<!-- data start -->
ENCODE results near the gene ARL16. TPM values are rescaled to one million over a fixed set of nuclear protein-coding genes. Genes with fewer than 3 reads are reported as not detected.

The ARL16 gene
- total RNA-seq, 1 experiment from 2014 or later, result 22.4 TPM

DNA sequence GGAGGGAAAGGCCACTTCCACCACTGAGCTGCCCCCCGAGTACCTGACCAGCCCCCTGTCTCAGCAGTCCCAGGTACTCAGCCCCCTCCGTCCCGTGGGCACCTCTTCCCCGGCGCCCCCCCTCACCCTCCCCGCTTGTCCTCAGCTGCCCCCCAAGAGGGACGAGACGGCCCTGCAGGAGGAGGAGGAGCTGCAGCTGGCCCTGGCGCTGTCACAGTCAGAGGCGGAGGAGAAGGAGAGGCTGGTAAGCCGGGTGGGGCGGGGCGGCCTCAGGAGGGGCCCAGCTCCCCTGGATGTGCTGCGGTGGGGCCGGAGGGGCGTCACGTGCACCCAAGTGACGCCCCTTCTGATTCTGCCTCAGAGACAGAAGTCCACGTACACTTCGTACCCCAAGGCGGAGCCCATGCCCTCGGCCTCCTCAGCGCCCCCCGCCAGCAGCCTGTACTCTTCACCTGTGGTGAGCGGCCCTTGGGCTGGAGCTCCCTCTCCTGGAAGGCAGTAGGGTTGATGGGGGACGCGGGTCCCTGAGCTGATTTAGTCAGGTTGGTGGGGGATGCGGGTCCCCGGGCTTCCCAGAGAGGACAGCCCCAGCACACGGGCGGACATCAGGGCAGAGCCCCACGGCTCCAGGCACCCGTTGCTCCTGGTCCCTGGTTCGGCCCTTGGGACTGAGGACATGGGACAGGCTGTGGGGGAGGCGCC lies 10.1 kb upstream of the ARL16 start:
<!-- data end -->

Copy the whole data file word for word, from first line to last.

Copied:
ENCODE results near the gene ARL16. TPM values are rescaled to one million over a fixed set of nuclear protein-coding genes. Genes with fewer than 3 reads are reported as not detected.

The ARL16 gene
- total RNA-seq, 1 experiment from 2014 or later, result 22.4 TPM

DNA sequence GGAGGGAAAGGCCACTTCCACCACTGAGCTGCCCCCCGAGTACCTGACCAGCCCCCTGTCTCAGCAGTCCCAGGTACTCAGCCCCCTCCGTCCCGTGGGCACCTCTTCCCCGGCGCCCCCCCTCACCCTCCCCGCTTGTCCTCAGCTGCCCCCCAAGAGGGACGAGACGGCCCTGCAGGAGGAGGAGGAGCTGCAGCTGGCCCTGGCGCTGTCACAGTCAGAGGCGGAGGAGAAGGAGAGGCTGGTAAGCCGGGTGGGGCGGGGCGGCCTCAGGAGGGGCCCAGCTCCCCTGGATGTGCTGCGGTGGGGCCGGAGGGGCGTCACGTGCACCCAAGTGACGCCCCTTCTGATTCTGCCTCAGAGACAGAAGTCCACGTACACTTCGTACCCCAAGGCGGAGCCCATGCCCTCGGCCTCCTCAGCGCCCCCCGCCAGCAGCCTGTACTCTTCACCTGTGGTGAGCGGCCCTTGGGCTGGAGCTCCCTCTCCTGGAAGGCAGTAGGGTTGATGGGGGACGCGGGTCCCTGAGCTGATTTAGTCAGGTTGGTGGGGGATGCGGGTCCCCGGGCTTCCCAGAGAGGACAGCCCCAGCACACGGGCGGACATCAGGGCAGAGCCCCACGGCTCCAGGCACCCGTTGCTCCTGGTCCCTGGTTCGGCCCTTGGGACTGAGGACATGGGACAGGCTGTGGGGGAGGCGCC lies 10.1 kb upstream of the ARL16 start: